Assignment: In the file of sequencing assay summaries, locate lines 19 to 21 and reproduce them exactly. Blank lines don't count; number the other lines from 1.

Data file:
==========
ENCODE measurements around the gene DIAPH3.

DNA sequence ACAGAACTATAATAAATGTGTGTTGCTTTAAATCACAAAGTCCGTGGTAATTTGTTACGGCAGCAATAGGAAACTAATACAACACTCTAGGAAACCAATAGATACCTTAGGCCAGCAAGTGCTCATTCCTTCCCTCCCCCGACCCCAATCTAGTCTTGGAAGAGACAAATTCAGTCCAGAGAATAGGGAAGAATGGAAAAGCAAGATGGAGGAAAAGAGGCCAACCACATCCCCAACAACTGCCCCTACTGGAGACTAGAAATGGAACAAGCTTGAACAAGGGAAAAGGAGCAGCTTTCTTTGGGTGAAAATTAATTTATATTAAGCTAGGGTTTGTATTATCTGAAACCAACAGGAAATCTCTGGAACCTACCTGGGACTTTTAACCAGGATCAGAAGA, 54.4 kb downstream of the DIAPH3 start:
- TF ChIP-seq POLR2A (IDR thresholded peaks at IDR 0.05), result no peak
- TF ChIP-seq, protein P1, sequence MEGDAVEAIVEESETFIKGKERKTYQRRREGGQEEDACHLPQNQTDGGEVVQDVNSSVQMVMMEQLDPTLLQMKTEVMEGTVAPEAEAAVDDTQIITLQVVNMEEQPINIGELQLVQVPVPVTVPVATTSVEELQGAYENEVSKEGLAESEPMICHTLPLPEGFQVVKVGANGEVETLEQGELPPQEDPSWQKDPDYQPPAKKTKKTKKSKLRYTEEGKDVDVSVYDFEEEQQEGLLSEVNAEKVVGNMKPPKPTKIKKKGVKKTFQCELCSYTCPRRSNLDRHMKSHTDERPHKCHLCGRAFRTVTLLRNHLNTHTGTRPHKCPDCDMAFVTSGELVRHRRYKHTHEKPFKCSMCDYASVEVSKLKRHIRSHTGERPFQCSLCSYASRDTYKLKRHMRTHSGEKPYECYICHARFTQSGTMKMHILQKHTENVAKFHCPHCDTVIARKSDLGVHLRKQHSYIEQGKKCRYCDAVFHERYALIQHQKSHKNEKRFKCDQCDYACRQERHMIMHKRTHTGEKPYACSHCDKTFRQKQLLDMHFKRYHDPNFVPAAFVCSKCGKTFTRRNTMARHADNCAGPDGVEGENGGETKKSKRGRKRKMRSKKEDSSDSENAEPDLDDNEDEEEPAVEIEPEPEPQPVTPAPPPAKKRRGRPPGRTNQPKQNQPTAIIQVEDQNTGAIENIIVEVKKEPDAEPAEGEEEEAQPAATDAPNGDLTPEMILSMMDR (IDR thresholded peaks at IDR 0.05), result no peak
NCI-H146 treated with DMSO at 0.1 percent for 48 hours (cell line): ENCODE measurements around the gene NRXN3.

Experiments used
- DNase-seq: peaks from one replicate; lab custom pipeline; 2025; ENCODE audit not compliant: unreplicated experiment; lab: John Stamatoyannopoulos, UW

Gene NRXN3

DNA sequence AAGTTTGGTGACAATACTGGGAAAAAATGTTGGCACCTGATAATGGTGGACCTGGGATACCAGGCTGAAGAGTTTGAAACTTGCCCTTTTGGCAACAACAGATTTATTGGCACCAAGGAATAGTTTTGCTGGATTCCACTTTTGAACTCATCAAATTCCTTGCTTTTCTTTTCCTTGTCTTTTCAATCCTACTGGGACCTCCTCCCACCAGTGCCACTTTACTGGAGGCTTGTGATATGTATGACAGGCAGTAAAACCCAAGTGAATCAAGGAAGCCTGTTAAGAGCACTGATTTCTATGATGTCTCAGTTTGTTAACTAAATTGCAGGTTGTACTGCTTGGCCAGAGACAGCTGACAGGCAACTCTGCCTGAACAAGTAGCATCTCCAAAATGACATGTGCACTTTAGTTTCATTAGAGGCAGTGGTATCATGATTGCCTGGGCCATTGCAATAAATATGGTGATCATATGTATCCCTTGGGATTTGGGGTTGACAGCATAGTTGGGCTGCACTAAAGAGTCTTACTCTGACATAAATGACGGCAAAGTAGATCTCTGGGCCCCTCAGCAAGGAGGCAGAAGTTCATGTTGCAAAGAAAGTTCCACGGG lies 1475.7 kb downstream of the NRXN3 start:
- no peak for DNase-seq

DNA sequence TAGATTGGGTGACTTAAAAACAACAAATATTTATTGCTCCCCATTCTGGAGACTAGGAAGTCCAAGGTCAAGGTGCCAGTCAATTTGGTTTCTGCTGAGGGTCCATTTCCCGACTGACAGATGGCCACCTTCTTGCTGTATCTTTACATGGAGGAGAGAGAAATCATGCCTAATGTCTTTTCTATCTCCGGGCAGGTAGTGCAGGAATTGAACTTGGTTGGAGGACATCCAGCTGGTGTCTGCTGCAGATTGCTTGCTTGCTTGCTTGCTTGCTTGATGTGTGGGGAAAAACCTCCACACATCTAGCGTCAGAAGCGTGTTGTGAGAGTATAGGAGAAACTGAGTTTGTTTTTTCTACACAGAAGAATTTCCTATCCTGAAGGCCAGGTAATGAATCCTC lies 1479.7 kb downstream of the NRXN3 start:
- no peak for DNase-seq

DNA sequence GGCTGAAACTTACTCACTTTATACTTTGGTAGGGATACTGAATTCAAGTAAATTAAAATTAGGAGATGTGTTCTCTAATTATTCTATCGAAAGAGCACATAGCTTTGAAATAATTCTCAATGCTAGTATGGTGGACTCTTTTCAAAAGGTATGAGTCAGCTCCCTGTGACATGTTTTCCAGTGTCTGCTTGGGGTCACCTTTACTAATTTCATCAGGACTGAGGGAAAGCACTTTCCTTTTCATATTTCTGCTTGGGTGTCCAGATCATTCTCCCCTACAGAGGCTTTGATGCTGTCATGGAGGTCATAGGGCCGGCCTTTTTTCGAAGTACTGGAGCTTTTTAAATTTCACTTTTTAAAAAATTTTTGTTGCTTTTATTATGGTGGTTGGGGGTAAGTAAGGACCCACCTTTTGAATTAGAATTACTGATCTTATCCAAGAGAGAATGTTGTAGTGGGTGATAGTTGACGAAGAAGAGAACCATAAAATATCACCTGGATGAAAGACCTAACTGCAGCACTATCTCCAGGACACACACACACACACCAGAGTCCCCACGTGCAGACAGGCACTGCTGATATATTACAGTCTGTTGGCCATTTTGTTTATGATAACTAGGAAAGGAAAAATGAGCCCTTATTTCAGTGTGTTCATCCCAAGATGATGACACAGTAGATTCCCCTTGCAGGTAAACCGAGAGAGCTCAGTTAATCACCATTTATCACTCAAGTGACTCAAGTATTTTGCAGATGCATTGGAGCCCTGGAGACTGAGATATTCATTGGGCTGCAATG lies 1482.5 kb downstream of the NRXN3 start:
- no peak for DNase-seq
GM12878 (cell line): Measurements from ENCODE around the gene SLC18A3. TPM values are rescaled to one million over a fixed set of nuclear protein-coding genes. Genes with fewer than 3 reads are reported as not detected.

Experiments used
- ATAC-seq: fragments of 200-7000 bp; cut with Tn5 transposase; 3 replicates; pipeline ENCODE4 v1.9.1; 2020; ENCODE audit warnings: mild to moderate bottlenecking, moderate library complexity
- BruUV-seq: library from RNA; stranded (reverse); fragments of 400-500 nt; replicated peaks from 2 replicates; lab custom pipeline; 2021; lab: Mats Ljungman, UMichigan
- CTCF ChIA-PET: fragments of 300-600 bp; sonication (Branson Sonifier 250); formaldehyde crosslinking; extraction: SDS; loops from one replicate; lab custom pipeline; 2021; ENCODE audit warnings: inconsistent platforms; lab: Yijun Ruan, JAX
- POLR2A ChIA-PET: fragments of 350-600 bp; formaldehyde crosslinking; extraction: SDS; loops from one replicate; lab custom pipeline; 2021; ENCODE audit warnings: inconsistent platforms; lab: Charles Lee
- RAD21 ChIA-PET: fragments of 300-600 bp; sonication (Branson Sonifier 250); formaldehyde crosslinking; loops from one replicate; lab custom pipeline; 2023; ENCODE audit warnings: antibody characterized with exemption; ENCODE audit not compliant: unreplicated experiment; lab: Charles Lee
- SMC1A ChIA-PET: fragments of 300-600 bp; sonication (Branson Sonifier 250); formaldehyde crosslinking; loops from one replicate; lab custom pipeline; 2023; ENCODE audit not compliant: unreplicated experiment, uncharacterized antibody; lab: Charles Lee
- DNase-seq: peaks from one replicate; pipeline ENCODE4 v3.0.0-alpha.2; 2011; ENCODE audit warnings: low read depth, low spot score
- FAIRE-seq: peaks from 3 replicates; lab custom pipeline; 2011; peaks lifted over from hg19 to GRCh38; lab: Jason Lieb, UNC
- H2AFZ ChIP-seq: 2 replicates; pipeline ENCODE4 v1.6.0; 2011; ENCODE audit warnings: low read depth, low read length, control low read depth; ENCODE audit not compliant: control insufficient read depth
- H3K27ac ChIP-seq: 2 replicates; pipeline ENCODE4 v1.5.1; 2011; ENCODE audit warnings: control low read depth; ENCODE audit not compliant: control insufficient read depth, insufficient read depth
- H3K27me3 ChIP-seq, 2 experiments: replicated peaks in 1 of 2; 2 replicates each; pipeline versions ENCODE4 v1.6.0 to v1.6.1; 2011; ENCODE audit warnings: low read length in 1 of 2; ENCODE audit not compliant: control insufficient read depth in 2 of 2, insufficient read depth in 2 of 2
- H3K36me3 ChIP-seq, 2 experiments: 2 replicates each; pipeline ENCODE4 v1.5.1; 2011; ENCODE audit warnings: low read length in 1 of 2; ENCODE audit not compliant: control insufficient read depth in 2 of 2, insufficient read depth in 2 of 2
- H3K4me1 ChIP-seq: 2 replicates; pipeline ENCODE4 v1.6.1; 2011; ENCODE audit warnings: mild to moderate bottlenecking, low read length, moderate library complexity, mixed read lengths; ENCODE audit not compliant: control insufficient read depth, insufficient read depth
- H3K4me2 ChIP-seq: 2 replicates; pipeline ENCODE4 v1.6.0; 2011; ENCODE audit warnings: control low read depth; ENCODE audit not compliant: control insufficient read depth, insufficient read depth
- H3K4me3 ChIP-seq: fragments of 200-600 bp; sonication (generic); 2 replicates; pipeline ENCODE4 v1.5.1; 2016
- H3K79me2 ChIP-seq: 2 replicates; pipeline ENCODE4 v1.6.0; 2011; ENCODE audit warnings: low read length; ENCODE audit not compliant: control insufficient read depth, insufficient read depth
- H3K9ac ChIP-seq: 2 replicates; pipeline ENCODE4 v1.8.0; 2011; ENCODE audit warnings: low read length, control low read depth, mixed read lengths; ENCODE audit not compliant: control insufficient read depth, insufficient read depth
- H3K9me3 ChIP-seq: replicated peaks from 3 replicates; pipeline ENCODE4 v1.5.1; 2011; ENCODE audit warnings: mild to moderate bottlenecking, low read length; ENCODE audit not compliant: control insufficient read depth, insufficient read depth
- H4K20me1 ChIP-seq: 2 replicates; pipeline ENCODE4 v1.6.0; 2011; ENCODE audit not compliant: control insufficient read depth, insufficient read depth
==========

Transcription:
- CTCF ChIA-PET: fragments of 300-600 bp; sonication (Branson Sonifier 250); formaldehyde crosslinking; extraction: SDS; loops from one replicate; lab custom pipeline; 2021; ENCODE audit warnings: inconsistent platforms; lab: Yijun Ruan, JAX
- POLR2A ChIA-PET: fragments of 350-600 bp; formaldehyde crosslinking; extraction: SDS; loops from one replicate; lab custom pipeline; 2021; ENCODE audit warnings: inconsistent platforms; lab: Charles Lee
- RAD21 ChIA-PET: fragments of 300-600 bp; sonication (Branson Sonifier 250); formaldehyde crosslinking; loops from one replicate; lab custom pipeline; 2023; ENCODE audit warnings: antibody characterized with exemption; ENCODE audit not compliant: unreplicated experiment; lab: Charles Lee